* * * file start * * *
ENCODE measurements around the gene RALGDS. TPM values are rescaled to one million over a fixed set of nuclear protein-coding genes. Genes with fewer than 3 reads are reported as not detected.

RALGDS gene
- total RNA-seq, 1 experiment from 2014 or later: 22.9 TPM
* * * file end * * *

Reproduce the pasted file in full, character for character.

ENCODE measurements around the gene RALGDS. TPM values are rescaled to one million over a fixed set of nuclear protein-coding genes. Genes with fewer than 3 reads are reported as not detected.

RALGDS gene
- total RNA-seq, 1 experiment from 2014 or later: 22.9 TPM